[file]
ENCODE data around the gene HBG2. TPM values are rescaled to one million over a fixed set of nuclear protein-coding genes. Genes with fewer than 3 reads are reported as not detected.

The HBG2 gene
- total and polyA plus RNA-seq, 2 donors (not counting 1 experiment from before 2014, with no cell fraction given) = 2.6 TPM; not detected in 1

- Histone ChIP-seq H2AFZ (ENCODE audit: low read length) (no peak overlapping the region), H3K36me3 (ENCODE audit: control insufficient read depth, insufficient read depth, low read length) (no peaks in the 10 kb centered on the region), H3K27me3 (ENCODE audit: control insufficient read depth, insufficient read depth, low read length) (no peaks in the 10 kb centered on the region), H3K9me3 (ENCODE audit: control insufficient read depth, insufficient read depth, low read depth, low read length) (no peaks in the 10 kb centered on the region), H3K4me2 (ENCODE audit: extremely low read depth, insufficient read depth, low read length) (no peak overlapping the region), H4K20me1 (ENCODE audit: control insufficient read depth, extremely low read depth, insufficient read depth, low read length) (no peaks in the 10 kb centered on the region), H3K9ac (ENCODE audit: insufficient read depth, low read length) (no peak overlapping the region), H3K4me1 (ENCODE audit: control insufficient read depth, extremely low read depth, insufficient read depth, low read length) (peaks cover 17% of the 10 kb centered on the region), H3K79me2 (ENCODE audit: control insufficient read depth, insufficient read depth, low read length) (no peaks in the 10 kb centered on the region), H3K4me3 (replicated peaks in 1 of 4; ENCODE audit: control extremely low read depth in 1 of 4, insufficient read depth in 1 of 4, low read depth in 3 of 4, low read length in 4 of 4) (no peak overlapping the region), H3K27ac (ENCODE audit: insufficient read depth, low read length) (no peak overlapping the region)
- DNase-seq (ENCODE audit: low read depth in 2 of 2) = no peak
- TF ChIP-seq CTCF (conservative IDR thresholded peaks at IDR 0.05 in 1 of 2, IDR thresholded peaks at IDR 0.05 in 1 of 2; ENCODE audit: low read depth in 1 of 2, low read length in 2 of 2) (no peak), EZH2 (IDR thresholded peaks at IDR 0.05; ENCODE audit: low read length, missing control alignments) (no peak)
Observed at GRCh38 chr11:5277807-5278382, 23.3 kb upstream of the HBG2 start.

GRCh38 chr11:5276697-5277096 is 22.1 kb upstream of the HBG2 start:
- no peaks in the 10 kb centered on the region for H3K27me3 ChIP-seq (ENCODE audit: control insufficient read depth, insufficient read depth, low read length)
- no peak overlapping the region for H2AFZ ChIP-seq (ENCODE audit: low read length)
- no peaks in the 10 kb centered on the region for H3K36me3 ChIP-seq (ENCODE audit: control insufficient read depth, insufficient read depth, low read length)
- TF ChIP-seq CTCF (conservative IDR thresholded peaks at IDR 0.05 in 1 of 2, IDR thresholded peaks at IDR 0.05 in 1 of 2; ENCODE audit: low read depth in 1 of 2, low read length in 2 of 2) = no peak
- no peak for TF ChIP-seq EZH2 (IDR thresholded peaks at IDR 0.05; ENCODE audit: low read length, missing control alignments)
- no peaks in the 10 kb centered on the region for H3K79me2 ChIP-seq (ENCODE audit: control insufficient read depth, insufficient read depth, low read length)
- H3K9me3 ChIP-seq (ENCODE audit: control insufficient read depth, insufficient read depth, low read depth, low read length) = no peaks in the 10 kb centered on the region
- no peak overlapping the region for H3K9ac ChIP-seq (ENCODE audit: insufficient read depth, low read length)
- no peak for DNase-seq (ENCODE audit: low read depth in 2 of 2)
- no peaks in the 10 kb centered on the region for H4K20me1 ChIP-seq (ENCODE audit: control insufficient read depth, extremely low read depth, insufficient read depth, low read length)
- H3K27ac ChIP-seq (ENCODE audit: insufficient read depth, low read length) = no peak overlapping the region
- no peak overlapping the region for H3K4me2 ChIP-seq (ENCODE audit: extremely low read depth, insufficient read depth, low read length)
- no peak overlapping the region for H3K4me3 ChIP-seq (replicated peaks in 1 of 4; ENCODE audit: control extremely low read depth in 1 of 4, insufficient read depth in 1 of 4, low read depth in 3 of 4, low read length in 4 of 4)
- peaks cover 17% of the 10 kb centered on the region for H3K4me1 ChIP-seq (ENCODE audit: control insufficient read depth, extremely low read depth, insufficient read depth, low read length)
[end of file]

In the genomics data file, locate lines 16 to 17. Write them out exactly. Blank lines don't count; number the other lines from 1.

- no peak overlapping the region for H3K9ac ChIP-seq (ENCODE audit: insufficient read depth, low read length)
- no peak for DNase-seq (ENCODE audit: low read depth in 2 of 2)